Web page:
It was 1976, and the Summer Olympics in Montreal had improbably become ground zero in the struggle against apartheid. Several dozen African nations threatened to boycott if the International Olympic Committee dared allow South Africa to be a part of the games. Montreal’s athletic jamboree was in jeopardy and the cause of all the tumult, according to Sports Illustrated, was a diminutive South African poet the magazine called “the Dark Genius of Dissent.” His name was Dennis Brutus. Brutus organized entire blocks of the world around a simple question: how can the Olympics say they stand for “brotherhood” and fair play if apartheid nations could join the festivities? It worked. The “Dark Genius” shamed the shameless and changed international sports forever. Over the course of decades, as a dissident, refugee, and political prisoner, Brutus advanced this simple athletic argument. The organizations he founded, the South African Sports Association (SASA) in 1958 and its successor, the South African Nonracial Olympic Committee, (SANROC) used it to hammer critical nails in apartheid’s coffin.
For Brutus, this work in the sports world was merely an extension of a lifetime organizing for racial and economic justice. His death on December 26th after a long bout with cancer has created an incalculable void. Not merely because he was beloved as the “singing voice of the South African Liberation Movement”; not merely because Brutus held a reservoir of political lessons; but because he remained a tireless agitator for justice. Days before the recent international climate talks in Copenhagen, the ailing Brutus called the proceedings a sham, saying, “We are in serious difficulty all over the planet. We are going to say to the world: There’s too much of profit, too much of greed, too much of suffering by the poor. … The people of the planet must be in action.”
He also never stopped holding up the dreamy ideals of sport against reality’s harsh light. Up until the final days of his life, while the leaders of South Africa celebrated the coming arrival of the 2010 World Cup, Brutus was in the streets, protesting the demolition of low income housing to make way for soccer’s international party. In December 2007, he publicly rejected induction in the South African Sports Hall of Fame, saying to 1,000 onlookers,
"Being inducted to a sports hall of fame is an honor under most circumstances. In my case the honor is for helping rid South African sport of racism, making it open to all. So I cannot be party to an event where unapologetic racists are also honored, or to join a hall of fame alongside those who flourished under racist sport. Their inclusion is a deception because of their unfair advantage, as so many talented black athletes were excluded from sport opportunities. Moreover, this hall ignores the fact that some sportspersons and administrators defended, supported and legitimized apartheid. There are indeed some famous South Africans who still belong in a sports hall of infamy. They still think they are sports heroes, without understanding and making amends for the context in which they became so heroic, namely a crime against humanity. So, case closed. It is incompatible to have those who championed racist sport alongside its genuine victims. It’s time-indeed long past time-for sports truth, apologies and reconciliation."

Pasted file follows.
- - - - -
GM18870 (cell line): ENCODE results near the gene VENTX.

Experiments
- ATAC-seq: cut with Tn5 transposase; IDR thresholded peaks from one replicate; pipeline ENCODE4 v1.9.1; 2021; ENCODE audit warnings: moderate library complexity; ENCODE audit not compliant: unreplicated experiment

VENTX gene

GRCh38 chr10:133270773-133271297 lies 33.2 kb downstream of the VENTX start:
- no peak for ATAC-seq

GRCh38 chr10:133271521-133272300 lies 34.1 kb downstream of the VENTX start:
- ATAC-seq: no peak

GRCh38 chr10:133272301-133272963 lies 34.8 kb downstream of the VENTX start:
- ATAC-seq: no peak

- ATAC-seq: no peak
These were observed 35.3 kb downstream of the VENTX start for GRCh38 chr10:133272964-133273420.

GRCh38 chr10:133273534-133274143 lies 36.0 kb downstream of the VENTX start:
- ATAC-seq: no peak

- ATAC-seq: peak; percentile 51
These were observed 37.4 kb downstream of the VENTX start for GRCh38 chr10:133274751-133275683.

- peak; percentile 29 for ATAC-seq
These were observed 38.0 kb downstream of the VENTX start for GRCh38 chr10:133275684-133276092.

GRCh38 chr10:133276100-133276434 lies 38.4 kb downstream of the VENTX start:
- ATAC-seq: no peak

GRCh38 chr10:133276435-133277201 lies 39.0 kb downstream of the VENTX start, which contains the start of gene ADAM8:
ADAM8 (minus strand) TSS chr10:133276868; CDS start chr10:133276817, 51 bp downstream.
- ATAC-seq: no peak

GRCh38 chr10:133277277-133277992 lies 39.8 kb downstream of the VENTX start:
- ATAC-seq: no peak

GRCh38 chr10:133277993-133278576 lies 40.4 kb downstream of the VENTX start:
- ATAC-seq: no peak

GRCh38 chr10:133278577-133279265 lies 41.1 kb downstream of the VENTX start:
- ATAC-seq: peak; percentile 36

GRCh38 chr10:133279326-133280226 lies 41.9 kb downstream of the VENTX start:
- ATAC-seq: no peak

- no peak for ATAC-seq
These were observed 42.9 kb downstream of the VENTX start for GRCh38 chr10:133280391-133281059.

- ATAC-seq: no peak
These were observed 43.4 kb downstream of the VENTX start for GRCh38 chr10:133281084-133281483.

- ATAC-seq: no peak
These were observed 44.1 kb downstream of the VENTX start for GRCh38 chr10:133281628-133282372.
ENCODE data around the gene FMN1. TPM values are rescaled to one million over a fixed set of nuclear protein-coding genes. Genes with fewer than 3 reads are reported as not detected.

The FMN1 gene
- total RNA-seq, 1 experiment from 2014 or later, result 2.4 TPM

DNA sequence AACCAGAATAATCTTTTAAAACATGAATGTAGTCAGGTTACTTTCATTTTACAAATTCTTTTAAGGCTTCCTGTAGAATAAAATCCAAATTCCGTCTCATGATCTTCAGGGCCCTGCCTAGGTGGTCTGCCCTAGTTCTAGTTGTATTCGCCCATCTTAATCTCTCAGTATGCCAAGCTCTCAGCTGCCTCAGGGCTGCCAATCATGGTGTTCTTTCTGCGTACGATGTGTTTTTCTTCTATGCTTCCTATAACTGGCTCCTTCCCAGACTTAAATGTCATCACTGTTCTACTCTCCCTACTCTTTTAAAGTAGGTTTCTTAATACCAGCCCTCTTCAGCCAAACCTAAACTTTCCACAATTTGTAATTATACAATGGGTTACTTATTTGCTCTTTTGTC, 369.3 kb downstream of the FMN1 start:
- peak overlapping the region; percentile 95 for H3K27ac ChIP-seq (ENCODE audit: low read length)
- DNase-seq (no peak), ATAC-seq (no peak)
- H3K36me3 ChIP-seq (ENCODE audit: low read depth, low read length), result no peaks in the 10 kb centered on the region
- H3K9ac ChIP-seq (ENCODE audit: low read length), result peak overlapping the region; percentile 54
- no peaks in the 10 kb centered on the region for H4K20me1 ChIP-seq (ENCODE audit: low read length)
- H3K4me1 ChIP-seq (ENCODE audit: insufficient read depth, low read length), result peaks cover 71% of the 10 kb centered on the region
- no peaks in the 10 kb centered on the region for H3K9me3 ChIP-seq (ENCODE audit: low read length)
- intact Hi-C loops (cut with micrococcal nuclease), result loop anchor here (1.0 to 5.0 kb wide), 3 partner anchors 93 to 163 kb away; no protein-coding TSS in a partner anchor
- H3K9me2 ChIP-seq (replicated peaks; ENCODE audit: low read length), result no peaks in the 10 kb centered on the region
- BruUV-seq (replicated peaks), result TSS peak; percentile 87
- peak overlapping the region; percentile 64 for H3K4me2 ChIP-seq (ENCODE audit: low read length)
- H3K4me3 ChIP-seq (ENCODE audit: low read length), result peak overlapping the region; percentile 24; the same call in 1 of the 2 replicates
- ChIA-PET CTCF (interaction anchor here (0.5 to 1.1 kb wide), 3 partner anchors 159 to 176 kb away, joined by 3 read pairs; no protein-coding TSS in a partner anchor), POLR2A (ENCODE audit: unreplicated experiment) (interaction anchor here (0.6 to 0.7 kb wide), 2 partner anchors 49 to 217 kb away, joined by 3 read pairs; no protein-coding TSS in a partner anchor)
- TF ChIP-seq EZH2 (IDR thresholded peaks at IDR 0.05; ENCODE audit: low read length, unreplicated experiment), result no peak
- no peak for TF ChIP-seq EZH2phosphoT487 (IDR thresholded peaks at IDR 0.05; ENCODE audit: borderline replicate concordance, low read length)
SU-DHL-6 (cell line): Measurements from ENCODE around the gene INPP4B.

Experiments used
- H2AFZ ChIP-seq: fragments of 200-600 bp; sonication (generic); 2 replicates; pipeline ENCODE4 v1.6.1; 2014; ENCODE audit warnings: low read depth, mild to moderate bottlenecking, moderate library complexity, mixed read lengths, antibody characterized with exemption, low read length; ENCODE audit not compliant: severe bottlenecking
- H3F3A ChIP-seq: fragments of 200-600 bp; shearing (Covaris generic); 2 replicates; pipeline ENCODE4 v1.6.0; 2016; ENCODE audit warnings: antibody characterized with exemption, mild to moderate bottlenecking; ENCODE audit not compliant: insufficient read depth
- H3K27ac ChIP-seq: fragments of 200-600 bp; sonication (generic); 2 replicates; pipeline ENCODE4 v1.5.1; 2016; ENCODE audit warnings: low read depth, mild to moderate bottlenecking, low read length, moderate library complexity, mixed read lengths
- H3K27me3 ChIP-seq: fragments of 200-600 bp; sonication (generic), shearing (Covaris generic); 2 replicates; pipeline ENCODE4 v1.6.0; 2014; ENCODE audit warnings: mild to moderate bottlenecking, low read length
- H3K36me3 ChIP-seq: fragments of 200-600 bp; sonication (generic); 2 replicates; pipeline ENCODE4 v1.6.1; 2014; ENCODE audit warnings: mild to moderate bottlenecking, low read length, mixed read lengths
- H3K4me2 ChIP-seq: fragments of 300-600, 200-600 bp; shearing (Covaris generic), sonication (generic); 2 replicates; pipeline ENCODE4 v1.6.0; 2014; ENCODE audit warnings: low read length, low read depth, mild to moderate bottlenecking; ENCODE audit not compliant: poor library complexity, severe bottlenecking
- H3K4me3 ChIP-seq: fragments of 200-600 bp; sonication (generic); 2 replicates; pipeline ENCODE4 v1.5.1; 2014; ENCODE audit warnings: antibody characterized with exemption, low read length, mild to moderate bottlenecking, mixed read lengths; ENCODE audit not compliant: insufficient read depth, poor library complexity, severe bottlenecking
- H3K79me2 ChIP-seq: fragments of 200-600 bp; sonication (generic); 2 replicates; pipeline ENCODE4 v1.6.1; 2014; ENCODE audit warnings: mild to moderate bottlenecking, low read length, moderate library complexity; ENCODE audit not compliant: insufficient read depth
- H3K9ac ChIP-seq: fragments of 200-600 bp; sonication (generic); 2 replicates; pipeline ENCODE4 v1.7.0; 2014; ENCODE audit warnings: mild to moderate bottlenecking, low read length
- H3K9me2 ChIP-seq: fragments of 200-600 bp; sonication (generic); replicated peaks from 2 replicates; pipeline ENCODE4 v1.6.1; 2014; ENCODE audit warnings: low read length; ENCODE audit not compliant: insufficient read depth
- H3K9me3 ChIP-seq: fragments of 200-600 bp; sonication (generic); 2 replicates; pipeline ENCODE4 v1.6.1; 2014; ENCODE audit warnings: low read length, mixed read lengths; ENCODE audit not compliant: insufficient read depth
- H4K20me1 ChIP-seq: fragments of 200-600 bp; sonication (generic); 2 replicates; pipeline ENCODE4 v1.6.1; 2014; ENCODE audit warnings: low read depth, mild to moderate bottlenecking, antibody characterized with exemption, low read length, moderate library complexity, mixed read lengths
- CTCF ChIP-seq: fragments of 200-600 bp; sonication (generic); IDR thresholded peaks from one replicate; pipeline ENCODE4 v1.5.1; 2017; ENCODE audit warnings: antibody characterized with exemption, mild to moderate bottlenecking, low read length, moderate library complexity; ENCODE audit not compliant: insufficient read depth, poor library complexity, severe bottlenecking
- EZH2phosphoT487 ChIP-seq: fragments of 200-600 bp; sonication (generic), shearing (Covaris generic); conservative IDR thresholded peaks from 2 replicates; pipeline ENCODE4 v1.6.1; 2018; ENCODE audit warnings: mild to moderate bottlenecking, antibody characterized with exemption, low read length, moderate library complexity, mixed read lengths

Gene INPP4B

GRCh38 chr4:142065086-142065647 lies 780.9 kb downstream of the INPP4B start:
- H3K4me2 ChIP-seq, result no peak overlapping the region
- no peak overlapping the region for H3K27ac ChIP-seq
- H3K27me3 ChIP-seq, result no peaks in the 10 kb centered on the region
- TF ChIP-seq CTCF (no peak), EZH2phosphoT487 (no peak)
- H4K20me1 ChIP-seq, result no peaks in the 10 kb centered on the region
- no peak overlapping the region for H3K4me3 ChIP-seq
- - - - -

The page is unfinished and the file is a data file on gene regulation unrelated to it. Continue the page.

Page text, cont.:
I had the privilege to interview Brutus extensively three years ago about why he came to see sports as an arena to fight for justice. His answer was, I have come to learn, typical Dennis Brutus: refusing to be anything less than blunt and provocative. I asked him whether he agreed with me that sports could still be a lever to change the world. Instead of cheerleading the notion, he said to me,
“My own sense is that sports has less capacity now to change society then it had before. For instance, the degree that sports has become commercialized. The degree that your loyalty is no longer to a club like it used to be because guys are bought and sold like so many slaves.…The other thing that really scares me is the way that sport is used to divert people’s attention. Critical political issues in their own lives. Their living conditions. The Romans used to say this is the way to run an empire. Give them bread give them circuses. Now they don’t even give you bread and the circuses are lousy…”
But amidst his critiques, Brutus was never a pessimist, only a “critical optimist.” How else to explain that in his next breath, he also said to me,
“We must however realize that the power and reach of sports is undeniable…It’s kind of a megaphone. People will hear [political athletes] because their voices are amplified. Not always in a very informed way. Of course when there are exceptions, it can produce magic: Kareem Abdul-Jabbar for instance or Muhammad Ali. So it does help and they do have that megaphone: but all-important is content. All-important is politics. That is decisive.”
There are ways to honor Dennis Brutus and his memory. Read aloud his poetry at the first opportunity. Keep his words alive to "produce magic" for a new generation. Keep fighting for a global justice. And keep fighting to reclaim sports. As people are criminalized in Vancouver to make way for the 2010 Olympics, as the poor are dispossessed in the name of the 2010 World Cup, we should proudly claim Dennis’s well-worn place at the march, never allowing those in power the comfort of indifference. As Dennis said to me when I asked him how he could stay so active into his 80s, “This is no time for laurels. This is no time for rest.”
[To purchase Dennis’s brilliant collection, Poetry and Protest, go to the below link.
[Dave Zirin is the sports correspondent for the Nation magazine. Reach him at [email protected]]